Isaac H. Tiffany wrote Thomas Jefferson on August 8, 1816, from Schoharie, New York, asking for the former president's opinion of John Gillies's English translation of Aristotle's works. The translator's commentary led Tiffany to doubt the fairness of the translation. He wrote, "Would it not be well, could a pure original be found, that the republican author should be translated by a republican? We regard with anxious & scrupulous suspicion, the precious relics which have passed through unhallowed hands."1
Jefferson responded on August 26, 1816, telling Tiffany that Gillies's translation was generally regarded more highly than William Ellis's, but that he himself had never seen it. Jefferson went on to say that people of the time "had just ideas of the value of personal liberty; but none at all of the structure of government best calculated to preserve it." Jefferson then discussed the relationship between direct and representative democracy. The development of representative political institutions, Jefferson concluded, "has rendered useless almost every thing written before on the structure of government: and in a great measure relieves our regret if the political writings of Aristotle, or of any other antient, have been lost, or are unfaithfully rendered or explained to us."2
Tiffany answered Jefferson's letter on September 27, 1816, to explain his reverence for Aristotle and Montesquieu and to express his admiration for the U.S. Constitution, especially the provisions for amending the document "as the people may will." Tiffany asked Jefferson to share his thoughts on the Constitution's "excellencies or defects."3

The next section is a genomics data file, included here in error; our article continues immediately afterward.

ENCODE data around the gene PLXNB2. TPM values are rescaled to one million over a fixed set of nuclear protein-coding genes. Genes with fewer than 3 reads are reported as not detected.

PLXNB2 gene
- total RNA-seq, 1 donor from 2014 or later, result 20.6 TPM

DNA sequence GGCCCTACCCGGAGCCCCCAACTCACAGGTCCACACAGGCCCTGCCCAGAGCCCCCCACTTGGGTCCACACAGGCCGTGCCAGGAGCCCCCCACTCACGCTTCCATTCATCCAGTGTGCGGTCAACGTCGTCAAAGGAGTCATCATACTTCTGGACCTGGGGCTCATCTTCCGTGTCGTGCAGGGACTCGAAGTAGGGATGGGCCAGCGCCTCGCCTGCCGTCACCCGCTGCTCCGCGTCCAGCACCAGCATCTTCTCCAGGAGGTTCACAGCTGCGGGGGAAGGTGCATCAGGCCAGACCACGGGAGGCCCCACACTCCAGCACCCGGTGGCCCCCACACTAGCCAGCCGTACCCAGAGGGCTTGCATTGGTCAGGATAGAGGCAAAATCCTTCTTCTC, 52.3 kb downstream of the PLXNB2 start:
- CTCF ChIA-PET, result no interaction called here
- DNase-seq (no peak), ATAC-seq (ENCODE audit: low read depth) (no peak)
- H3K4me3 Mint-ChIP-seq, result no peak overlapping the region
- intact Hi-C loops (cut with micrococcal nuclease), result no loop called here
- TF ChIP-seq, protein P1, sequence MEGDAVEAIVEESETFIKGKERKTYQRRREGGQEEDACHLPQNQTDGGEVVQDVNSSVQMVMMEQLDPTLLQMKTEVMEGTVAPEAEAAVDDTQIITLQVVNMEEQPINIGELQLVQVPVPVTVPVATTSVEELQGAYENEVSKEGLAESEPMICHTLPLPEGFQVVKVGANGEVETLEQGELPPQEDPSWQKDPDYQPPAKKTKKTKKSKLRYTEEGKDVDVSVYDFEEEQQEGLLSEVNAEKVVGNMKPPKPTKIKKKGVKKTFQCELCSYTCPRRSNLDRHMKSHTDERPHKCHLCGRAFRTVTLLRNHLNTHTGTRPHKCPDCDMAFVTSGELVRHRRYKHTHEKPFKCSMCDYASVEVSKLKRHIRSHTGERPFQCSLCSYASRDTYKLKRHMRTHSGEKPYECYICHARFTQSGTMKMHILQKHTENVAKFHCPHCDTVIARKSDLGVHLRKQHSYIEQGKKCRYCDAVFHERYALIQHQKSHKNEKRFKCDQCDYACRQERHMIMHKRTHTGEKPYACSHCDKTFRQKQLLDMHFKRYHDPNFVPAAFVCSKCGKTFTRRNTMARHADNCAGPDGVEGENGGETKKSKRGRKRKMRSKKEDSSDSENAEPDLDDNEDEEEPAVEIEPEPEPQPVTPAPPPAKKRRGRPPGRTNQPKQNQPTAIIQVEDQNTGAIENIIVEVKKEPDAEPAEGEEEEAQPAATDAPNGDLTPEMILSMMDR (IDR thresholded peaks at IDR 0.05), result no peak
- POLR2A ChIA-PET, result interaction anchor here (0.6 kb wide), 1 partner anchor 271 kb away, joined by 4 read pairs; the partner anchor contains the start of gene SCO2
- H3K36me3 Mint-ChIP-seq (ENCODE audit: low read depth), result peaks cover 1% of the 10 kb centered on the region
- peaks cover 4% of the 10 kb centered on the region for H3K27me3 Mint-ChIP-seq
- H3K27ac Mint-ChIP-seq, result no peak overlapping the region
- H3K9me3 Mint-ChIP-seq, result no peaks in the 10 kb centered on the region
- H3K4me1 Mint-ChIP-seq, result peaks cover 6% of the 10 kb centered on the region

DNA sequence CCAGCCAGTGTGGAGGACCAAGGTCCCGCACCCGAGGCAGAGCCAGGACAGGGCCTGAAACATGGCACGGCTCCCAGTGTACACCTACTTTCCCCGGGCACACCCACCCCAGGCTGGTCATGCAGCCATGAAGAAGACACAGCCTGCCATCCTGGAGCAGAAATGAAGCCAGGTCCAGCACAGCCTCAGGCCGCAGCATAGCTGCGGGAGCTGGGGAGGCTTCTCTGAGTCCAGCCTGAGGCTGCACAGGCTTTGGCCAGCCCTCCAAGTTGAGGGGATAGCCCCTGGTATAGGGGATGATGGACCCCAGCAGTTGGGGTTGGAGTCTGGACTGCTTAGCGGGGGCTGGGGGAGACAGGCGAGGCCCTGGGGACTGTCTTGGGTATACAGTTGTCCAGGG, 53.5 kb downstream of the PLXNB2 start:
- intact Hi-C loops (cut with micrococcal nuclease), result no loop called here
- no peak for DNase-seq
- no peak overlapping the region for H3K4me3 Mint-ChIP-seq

Jefferson did not respond to Tiffany's request. On January 12, 1817, Tiffany nevertheless wrote once again, this time to solicit Jefferson's thoughts on the mission statement of the Institute of the County of Schoharie.4 There is no entry in Jefferson's register of letters to indicate that he responded to this request, either.
Two years later, on March 18, 1819, Tiffany once again wrote Jefferson seeking input on his pedagogical project. He presented the ex-president with a tabular chart of the governments of the United States and acknowledged that the list contained "omissions," which he intended to correct in a subsequent edition. Furthermore, Tiffany asked Jefferson to define for his appendices the terms "liberty," "republic," "constitution," "government," and "politics." After emphasizing his patriotic fervor, Tiffany concluded, "If my zeal & ignorance have required too much, pray Sir, excuse it for the motive's sake."5
On April 4, 1819, Jefferson responded. After underscoring his abandonment of political life, Jefferson supplied definitions of two terms, "liberty" and "republic." He then suggested Antoine Destutt de Tracy's Review of Montesquieu as the best place to look for a definition of "government."6
This exchange seems to have ended their correspondence.